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You really are only as old as you feel – sort of

Researchers are telling people to act their subjective age and tell their GP about it.

The concept of subjective age and its use in managing the wellbeing of older generations is being explored by Australian and US researchers. The team has developed a model for measuring age that takes into account social, mental and biological factors.

So far, the team has found that only about 1 per cent of people feel their actual age and the average person feels about 13.5 years younger than their chronological age.

Dr Bruce Perrott, a senior lecturer in marketing with the Business School at the University of Technology, Sydney, said: “We see this [model] becoming a great aid in healthcare, as a diagnostic tool that can assist a move away from reparative medicine to rejuvenative medicine.”

If the model reveals weakness in any of the elements looked at, steps could then be taken to improve that area of life.

Perrott said many healthcare systems will strain to keep up with the rise in numbers of people in older age brackets but added: “Insights into subjective age have the potential to help us improve quality of life for an ageing population and ease that burden.”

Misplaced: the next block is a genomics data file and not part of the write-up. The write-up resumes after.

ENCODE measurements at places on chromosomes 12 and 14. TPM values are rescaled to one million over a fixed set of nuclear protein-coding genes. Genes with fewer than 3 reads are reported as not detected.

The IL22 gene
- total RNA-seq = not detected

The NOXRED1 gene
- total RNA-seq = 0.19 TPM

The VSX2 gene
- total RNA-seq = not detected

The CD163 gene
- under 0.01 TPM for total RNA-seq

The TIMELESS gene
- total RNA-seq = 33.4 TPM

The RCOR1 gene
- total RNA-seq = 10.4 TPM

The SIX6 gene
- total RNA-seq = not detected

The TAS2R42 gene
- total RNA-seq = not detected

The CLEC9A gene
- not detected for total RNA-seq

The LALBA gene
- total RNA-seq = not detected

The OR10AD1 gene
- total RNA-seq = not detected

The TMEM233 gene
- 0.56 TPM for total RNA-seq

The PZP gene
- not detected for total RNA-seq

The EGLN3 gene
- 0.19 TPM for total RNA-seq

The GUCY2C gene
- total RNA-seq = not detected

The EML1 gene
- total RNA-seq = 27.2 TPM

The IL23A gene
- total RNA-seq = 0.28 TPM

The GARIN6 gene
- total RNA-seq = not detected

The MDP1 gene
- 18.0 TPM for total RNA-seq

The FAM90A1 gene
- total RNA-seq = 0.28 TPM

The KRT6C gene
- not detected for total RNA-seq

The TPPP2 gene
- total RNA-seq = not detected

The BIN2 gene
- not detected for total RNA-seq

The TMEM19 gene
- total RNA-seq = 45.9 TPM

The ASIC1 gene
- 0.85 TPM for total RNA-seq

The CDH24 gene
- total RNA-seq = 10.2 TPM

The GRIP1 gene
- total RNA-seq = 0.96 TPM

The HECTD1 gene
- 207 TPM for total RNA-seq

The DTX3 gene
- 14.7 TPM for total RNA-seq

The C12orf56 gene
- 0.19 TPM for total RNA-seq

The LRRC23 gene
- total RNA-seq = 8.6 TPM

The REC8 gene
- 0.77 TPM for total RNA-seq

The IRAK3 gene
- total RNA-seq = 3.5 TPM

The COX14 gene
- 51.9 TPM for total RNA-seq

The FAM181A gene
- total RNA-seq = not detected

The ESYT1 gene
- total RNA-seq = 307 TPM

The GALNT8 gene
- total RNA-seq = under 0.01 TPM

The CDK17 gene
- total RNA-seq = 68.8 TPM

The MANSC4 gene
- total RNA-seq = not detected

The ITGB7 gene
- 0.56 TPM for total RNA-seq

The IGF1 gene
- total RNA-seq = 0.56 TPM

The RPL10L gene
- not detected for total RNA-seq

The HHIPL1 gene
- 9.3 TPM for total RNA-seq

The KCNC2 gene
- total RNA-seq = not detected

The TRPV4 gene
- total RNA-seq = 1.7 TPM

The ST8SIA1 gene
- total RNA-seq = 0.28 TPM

Researchers from the University of Massachusetts said studies have shown that lowering subjective age improves quality of life, reducing health issues and even adding to actual lifespan. The university’s professor Charles Schewe said: “In one longitudinal study, it was shown to add 7.5 years to life.”

A subjective ageing index has been tested in the US and Perrott plans to replicate it in Australia.

Perrott drew attention to the concept of self-balancing behaviour. This describes older people who lose something compensating by doing something else that makes them feel younger.

“It’s been observed – though not empirically proven – that people considered by others to be ageing successfully tend to take up as many activities as they give up,” Perrott said.

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